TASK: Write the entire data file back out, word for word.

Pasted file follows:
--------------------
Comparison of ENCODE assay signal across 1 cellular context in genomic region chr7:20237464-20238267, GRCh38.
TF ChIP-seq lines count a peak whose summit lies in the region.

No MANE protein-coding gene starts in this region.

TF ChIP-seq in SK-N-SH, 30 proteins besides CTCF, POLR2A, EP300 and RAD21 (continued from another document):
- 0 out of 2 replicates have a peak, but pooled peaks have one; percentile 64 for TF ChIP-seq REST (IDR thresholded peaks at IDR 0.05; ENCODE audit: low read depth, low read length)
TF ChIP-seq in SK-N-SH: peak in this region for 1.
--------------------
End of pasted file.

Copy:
Comparison of ENCODE assay signal across 1 cellular context in genomic region chr7:20237464-20238267, GRCh38.
TF ChIP-seq lines count a peak whose summit lies in the region.

No MANE protein-coding gene starts in this region.

TF ChIP-seq in SK-N-SH, 30 proteins besides CTCF, POLR2A, EP300 and RAD21 (continued from another document):
- 0 out of 2 replicates have a peak, but pooled peaks have one; percentile 64 for TF ChIP-seq REST (IDR thresholded peaks at IDR 0.05; ENCODE audit: low read depth, low read length)
TF ChIP-seq in SK-N-SH: peak in this region for 1.